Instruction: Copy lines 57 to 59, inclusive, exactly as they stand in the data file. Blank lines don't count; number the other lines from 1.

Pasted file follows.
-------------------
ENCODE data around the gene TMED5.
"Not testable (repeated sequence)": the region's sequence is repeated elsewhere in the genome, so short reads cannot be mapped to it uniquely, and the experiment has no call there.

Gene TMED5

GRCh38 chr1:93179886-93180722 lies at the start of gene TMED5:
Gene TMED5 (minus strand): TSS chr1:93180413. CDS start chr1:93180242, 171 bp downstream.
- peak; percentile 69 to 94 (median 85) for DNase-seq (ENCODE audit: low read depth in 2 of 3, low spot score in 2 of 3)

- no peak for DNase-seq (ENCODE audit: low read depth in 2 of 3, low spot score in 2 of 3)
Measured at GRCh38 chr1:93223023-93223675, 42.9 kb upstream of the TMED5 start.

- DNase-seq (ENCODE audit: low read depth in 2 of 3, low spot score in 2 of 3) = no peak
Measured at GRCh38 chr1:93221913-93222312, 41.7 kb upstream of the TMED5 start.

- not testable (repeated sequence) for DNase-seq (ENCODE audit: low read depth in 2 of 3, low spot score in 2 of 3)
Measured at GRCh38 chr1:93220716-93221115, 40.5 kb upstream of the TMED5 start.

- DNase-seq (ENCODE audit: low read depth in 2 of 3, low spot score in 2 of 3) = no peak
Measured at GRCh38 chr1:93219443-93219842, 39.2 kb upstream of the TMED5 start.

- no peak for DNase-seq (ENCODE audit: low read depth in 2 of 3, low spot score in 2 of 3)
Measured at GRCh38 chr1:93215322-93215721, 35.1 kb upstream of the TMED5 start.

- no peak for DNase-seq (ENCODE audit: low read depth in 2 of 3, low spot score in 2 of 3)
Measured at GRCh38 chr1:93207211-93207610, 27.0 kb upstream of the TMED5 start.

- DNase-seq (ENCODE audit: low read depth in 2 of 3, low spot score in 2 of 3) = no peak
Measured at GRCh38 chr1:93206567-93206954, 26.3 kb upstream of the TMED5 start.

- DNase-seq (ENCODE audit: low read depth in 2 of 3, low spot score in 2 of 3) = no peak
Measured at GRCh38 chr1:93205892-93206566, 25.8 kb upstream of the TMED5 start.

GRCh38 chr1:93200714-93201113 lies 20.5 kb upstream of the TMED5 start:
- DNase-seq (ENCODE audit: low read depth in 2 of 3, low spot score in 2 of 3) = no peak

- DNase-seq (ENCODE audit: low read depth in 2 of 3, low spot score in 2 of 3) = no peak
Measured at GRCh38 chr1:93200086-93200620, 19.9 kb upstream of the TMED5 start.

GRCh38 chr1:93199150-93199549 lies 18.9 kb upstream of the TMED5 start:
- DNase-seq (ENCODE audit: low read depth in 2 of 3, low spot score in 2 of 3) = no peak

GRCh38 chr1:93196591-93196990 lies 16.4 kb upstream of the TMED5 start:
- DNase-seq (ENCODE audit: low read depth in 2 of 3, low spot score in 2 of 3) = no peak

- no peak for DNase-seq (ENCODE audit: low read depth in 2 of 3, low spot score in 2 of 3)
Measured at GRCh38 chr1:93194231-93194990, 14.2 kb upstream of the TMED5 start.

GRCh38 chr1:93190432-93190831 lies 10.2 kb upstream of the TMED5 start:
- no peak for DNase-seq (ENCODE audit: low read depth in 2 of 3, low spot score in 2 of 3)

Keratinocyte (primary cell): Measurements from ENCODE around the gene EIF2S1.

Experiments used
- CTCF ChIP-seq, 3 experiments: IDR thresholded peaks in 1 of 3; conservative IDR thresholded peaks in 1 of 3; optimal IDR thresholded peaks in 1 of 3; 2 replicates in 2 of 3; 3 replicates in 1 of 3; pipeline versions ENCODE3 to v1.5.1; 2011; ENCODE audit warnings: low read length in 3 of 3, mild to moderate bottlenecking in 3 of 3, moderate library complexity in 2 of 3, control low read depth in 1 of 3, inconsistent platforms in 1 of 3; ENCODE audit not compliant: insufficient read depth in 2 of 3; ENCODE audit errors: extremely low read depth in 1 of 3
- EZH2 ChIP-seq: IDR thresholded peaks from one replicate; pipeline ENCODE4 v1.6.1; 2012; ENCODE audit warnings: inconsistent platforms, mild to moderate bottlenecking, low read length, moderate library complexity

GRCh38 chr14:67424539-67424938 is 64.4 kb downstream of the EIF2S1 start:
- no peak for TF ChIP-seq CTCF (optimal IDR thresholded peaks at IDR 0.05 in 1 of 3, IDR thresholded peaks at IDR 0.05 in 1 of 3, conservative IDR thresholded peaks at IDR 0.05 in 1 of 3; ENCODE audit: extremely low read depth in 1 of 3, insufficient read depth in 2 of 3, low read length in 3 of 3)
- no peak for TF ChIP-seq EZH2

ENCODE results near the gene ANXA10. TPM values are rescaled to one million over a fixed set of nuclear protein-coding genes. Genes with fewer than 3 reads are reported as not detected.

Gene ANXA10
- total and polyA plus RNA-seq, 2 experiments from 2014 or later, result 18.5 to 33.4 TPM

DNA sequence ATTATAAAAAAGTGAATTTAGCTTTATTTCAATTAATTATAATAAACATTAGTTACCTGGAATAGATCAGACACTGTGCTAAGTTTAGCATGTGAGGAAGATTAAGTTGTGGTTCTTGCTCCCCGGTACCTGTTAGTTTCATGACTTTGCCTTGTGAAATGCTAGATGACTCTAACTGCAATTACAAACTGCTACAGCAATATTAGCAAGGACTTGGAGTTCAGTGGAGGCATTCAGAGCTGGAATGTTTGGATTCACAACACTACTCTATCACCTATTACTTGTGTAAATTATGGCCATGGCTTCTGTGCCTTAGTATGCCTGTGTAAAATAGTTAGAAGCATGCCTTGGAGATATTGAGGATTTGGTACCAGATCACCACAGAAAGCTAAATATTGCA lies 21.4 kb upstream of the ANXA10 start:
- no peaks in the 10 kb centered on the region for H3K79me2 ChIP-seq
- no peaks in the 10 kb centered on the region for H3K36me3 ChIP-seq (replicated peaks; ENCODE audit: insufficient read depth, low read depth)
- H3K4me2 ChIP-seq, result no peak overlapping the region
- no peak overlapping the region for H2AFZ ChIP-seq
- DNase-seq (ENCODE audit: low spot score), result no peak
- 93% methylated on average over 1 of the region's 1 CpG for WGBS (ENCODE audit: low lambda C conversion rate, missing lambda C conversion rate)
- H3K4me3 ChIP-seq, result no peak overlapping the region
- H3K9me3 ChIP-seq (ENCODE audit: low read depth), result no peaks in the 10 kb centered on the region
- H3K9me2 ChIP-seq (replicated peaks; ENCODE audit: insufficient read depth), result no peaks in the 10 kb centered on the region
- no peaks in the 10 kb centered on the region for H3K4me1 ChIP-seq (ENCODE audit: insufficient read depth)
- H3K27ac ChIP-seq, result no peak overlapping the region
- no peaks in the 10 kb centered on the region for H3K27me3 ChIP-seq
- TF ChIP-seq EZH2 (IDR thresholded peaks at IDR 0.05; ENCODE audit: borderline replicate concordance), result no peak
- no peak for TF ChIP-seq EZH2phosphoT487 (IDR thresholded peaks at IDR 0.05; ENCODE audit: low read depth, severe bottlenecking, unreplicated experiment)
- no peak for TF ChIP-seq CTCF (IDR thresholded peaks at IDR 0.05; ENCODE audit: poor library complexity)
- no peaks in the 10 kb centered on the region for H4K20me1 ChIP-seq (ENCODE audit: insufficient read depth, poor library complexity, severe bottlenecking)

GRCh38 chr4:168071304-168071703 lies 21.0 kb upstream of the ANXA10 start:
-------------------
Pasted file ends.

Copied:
- no peaks in the 10 kb centered on the region for H3K27me3 ChIP-seq
- TF ChIP-seq EZH2 (IDR thresholded peaks at IDR 0.05; ENCODE audit: borderline replicate concordance), result no peak
- no peak for TF ChIP-seq EZH2phosphoT487 (IDR thresholded peaks at IDR 0.05; ENCODE audit: low read depth, severe bottlenecking, unreplicated experiment)